Battlefields are a major part of our history as Americans. The battles of long ago act as a lasting reminder for us to never forget where we have come from and how we have moved forward as a people. While many protest these locations and their monuments because of the original causes, I instead look on at them as a way to educate myself as to some of the many things, which caused conflict and separation in life long before myself and how through these things I can make a change in the present.
Civil War battlefields are unique to those abroad, they are entirely found on our own countries lands. They pitted many brothers against bothers, cousins against cousins and families against families, and many times these were not because of the belief of support or lack of support for slavery. Many times these battles were waged for land and freedoms that were unrelated, though masked by the major battle banners.
I have learned through the many years of attending these locations that many people joined the forces of the Union or Confederacy by force. From this I take away that had I have lived during that time, my own life would have been forced by my geography no matter my ideals or personal convictions. The battlefields teach that death is not indifferent to someone who thinks differently, and tragedy comes with all nationalities, colors and religions.
Pea Ridge, factually was one of the most monumental Northern victories in the battle for the state of Missouri. Many natives to the area were torn, some supporting the ideals of the Confederacy and others supporting that of the Union. Others still wanted to obtain from fighting all together before being told they would be forced to pick a side. This of course did not sit well with many and to spite powers forcing their hands they would join the forces of the south, which in large part slavery aside, was looking to remove government from its affairs.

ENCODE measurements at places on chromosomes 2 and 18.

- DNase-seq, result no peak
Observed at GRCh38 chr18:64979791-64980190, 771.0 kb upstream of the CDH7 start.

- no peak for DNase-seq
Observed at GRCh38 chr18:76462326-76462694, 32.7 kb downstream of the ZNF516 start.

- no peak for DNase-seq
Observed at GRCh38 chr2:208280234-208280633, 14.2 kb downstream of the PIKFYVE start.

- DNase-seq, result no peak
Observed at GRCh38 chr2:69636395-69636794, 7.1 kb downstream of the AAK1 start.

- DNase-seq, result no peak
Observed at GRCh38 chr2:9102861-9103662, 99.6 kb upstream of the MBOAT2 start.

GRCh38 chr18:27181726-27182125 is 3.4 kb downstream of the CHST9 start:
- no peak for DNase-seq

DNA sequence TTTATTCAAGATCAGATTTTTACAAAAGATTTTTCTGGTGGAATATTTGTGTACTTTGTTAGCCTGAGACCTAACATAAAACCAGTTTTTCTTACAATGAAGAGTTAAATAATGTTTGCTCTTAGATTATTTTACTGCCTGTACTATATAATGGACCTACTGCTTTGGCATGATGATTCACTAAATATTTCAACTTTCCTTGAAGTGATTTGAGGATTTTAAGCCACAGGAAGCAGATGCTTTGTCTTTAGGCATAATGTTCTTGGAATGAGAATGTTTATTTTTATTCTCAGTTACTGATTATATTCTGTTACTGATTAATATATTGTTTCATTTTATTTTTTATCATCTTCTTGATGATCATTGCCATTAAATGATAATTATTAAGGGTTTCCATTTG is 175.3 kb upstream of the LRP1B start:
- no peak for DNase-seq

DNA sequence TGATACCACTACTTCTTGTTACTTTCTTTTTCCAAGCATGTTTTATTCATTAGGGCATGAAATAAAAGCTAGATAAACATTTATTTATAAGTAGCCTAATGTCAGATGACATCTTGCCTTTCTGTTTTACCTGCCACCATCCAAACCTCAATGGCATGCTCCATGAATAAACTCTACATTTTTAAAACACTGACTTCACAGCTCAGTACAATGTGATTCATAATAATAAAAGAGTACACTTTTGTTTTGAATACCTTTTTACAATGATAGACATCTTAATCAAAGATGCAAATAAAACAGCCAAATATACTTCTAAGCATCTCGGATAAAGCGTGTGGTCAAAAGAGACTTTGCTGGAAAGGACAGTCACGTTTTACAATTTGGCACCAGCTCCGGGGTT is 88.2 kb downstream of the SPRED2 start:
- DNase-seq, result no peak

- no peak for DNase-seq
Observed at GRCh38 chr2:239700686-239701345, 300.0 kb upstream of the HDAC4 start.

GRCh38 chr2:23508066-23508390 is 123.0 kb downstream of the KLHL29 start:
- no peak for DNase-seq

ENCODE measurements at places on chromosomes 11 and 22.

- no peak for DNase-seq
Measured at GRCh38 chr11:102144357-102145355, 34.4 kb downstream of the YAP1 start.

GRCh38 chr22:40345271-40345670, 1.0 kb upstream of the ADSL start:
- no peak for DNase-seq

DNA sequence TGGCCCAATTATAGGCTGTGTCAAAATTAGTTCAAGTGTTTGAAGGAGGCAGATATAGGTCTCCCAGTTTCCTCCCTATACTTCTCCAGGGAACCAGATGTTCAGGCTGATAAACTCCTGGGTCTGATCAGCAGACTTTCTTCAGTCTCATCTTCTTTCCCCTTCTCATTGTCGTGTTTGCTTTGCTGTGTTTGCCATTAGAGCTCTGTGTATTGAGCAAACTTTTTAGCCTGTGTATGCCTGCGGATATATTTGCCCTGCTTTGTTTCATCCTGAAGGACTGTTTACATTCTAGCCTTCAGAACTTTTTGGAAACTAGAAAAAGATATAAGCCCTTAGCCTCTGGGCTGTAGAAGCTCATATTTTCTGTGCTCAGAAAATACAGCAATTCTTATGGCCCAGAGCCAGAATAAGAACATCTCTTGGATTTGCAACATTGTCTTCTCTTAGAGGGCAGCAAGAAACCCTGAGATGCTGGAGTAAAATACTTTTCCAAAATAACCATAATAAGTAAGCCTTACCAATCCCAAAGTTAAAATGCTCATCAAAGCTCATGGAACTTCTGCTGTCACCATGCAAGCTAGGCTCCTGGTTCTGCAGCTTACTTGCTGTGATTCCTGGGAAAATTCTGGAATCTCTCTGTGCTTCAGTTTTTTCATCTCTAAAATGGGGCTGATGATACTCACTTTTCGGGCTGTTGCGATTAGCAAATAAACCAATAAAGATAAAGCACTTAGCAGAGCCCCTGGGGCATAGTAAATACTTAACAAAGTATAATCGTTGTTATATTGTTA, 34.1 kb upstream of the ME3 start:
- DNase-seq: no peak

This too, not so different from today, except now we see this with parties and their lines. People speak on how far we as a nation have come, yet sometimes if you look back at the meat and potatoes of matters you will see we still lack advancement in so many areas and instead just change the look of the issues at hand.
Battle took place much differently then from now, it was hand to hand, using rifles, muskets and knives and bloodshed literally fell on lands which were front yards, city streets and farm lands. Weather did not pardon mercy on those fighting either, as engagements of battle were fought in the elements be it intense summer heat or bitter winter cold.
This battlefield harbored troops for just 2 days of fighting, March 7-8, 1862. Some 26,000 soldiers marched to determine the fate of Missouri and the West on the 4,300 acre battlefield. Now the fields serve as a war memorial to all which fought and are preserved as a part of the National Park Services. Some years after the wars a reunion of all soldiers was held at the grounds to unveil memorials to the soldiers from each side, right or wrong in consideration of politics, these were brothers, cousins and families that had lost one another and it was said that the only way to heal the nation was to heal together.
Seeing the special tribute to these soldiers and reading about their efforts to heal through unity still is inspiring to me today. No matter how many times I have been to this battlefield, it still strikes a special place with me. It is true, the only way to move forward is to put issues aside and do so as a unit. If those that literally lined up toe to toe to fight against one another can find peace within one another, when will we be able to do the same?
Just a little food for thought from a local battlefield….